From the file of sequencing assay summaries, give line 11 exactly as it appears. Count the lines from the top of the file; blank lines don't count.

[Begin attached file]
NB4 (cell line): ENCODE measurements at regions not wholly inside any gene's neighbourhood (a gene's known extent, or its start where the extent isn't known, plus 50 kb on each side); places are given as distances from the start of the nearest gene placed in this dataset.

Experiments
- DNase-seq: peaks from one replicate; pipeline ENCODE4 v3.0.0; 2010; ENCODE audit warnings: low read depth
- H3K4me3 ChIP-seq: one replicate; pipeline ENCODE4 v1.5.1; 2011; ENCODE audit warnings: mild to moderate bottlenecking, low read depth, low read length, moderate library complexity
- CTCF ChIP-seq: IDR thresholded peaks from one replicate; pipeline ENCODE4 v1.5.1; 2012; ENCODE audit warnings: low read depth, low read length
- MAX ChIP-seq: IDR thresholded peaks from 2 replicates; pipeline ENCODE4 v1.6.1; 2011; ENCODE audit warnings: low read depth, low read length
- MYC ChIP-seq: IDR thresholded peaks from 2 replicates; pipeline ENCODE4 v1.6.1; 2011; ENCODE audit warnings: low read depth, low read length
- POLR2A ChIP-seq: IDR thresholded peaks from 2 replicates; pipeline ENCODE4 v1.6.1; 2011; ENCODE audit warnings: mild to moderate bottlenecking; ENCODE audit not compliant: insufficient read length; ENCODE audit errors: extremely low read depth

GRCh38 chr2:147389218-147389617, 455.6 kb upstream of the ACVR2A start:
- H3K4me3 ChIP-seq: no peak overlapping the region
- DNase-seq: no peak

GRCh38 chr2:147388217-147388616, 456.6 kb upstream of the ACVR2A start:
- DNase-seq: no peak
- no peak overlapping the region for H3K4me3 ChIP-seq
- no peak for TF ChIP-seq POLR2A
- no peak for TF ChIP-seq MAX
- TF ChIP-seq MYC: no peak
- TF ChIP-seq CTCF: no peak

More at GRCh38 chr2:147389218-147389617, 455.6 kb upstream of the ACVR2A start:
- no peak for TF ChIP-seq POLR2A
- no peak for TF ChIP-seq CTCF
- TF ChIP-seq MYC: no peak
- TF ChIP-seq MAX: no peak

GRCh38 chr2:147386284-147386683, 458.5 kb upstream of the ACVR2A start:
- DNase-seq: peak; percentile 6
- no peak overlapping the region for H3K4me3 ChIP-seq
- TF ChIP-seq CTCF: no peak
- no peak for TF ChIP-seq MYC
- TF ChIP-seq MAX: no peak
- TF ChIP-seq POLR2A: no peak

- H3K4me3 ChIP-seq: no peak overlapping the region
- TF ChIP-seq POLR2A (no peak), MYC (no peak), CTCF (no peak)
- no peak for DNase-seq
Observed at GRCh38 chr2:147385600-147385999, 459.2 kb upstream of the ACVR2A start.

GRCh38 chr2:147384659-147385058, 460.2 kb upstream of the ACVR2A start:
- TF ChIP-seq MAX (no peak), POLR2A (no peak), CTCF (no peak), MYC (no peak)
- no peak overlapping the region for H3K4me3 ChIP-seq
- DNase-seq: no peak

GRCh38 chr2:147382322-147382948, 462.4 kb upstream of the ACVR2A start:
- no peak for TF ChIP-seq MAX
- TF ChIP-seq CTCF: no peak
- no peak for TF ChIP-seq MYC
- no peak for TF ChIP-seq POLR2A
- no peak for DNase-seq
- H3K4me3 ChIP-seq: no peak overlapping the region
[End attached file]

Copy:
- DNase-seq: no peak